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LI Sound Coast Guard chief takes helm, honors Shinnecock unit

Capt. Andrew E. Tucci, center, who took

Capt. Andrew E. Tucci, center, who took over the Coast Guard's Sector Long Island Sound last month, visits Long Island staff at the Shinnecock Station in Hampton Bays on July 27, 2016. Credit: Ed Betz

Inside U.S. Coast Guard Station Shinnecock, the new commander of Sector Long Island Sound, who had traveled from Connecticut to meet some of the 2,000 men and women under his charge, wanted to know what they like most about their assignments.

“The best thing I can say is I live in the Hamptons,” said Petty Officer 1st Class Elizabeth Allen, 37, of Dunbarton, New Hampshire, whose comment drew laughs from fellow guardsmen.

The question elicited mostly lighthearted responses from the more than two dozen men and women looking to ease the tension of meeting Capt. Andrew E. Tucci, who on July 8 assumed responsibilities as commander of Sector Long Island Sound, one of 37 land-based units that cover the nation’s coasts and inland waterways.

The service members at Shinnecock Station in Hampton Bays — who hail from as far as Arizona, Nevada, Ohio, Texas, and Louisiana, and as near as Patchogue and West Islip — had gathered in a small mess hall on the morning of July 27 to greet their new commander in chief.

With all eyes trained on him, Tucci, 50, addressed the guardsmen, stressing the importance of working together, building partnerships with local agencies, and taking care of one another.

“Our job is to take care of you, so you can do your jobs,” he told the group.

Tucci — who has responded to oil spills, vessel collisions, and the Sept. 11, 2001, terrorist attacks — supervises 530 active-duty service members, 17 civilians, 189 reservists and 1,300 volunteers.

The sector, with one of the largest recreational boating populations in the country, is headquartered in New Haven, Connecticut. It covers Long Island Sound, from Port Chester, New York, to the Connecticut-Rhode Island border, and the south shore of Long Island, including 450 miles of coastline.

It includes two Aids to Navigation teams, which place and maintain more than 1,500 buoys, beacons, and lights to help guide mariners and boaters in Long Island Sound and rivers that feed into it — similar to information drivers get from streets signs and traffic lights.

Last year, Sector Long Island Sound responded to 547 search and rescue operations, saving 77 lives, conducted 130 pollution cases and 60 accident investigations, and inspected 500 domestic vessels and 75 foreign ships for compliance with maritime laws and regulations.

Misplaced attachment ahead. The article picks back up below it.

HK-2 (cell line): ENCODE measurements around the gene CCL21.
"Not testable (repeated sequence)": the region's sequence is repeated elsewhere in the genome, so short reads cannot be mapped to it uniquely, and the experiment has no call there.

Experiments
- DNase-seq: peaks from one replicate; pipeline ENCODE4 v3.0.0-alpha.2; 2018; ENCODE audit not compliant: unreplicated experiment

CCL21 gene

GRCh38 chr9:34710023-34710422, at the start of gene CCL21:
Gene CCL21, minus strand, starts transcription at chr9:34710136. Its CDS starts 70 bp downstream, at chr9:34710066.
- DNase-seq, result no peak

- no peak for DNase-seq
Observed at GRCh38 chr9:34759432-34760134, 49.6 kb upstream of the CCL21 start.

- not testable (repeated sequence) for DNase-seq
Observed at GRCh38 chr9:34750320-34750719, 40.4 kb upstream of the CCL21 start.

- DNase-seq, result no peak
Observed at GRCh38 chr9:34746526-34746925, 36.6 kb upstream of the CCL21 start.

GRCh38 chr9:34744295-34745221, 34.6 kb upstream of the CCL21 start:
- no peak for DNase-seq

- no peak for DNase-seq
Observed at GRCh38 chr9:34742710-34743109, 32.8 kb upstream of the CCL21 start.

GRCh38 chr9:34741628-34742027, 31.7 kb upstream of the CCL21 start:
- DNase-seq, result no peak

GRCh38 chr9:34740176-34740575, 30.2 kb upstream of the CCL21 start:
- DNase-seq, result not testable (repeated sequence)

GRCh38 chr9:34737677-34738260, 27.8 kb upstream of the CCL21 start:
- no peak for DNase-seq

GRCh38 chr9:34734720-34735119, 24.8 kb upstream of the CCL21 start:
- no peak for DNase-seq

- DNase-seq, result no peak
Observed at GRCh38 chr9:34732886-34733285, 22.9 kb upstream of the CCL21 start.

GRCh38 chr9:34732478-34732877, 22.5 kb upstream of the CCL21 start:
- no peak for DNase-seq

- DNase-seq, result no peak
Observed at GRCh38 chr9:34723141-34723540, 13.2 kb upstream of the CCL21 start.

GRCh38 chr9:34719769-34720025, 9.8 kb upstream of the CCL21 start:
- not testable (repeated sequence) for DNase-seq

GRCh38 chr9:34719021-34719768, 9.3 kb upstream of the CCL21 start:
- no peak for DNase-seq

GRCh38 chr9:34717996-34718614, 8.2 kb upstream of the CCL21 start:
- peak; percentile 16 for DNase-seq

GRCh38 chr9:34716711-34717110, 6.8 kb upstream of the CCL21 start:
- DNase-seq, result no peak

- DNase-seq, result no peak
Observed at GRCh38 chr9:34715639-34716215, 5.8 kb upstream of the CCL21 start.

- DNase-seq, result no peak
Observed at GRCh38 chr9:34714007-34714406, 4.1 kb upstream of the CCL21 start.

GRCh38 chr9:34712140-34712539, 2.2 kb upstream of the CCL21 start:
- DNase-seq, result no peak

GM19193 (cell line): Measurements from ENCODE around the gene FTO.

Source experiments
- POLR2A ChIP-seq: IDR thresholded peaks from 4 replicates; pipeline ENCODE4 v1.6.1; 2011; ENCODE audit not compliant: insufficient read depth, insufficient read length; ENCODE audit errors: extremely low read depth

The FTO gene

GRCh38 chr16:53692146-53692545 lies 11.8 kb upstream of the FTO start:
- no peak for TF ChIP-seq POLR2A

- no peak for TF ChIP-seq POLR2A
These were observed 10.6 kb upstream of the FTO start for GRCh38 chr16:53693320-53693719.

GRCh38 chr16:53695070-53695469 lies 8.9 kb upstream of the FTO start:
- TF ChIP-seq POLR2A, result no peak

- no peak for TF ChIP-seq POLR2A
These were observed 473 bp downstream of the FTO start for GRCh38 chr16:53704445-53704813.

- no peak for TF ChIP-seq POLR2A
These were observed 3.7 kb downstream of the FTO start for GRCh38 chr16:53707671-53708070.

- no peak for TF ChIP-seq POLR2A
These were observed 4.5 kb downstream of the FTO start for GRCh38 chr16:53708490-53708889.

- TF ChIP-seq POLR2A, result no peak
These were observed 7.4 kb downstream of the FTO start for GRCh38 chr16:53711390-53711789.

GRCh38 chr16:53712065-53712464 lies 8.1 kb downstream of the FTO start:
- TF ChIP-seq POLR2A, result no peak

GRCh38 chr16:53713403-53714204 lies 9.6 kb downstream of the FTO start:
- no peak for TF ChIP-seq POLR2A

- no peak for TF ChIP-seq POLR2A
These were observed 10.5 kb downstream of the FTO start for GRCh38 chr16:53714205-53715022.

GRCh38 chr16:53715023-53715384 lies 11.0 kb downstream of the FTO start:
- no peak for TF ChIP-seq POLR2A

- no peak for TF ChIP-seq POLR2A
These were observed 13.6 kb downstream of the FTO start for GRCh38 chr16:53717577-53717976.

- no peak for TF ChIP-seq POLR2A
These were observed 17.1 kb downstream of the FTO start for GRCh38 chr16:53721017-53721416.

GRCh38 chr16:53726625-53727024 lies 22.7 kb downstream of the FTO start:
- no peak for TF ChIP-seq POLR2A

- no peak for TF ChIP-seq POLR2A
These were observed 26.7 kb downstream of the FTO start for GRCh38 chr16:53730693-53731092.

During his visit to Long Island last month, Tucci presented Station Shinnecock and its subunit, Station East Moriches, the Coast Guard Meritorious Unit Commendation, the highest peacetime award given to military commands, for outstanding service.

Despite heavier workloads brought on by a staffing shortage, the crews, from October 2014 to October 2015, led the 1st Coast Guard District, which covers eight northeast states, in conducting 1,003 vessel boardings.

In a letter, Rear Adm. S.D. Poulin in Boston, commander of the 1st Coast Guard District, praised the guardsmen, saying the men and women “displayed exceptional initiative and proficiency in craft to effectively govern maritime safety and security.”

A native of Bethlehem, Pennsylvania, Tucci has had a 26-year career in the Coast Guard that has taken him to five states and the District of Columbia.

His earliest assignments were in Alaska where he directed search-and-rescue and law enforcement operations. In Seattle, he responded to oil spills, vessel collisions, as well as the Sept. 11, 2001, terrorist attacks. Washington’s Puget Sound is home port for U.S. ballistic missile submarines.

“In fact, one of my interesting jobs I got after 9/11 was to ride aboard a submarine to understand their security concerns as they were transiting in and out of their base,” he said in an interview in his office at the sector headquarters overlooking New Haven Harbor.

Tucci’s last assignment was in the District of Columbia. As the chief of the office of port and facility compliance, he helped port facilities and commercial vessels guard against cyberattacks.

In his new role, Tucci doesn’t plan on making changes to personnel or vessel deployment. He plans to manage the unit in the same manner as his predecessor, Capt. Edward Cubanski, who retired after 28 years in the service.

“At the end of the three years, if everyone in the Coast Guard says, ‘Boy, I am really happy to be here at Sector Long Island Sound,’ and the people of Long Island and Connecticut say, ‘Boy, I really respect the Coast Guard and they really helped us out on a lot of things in the last couple of years,’ then this will have been a successful tour for me,” Tucci said.

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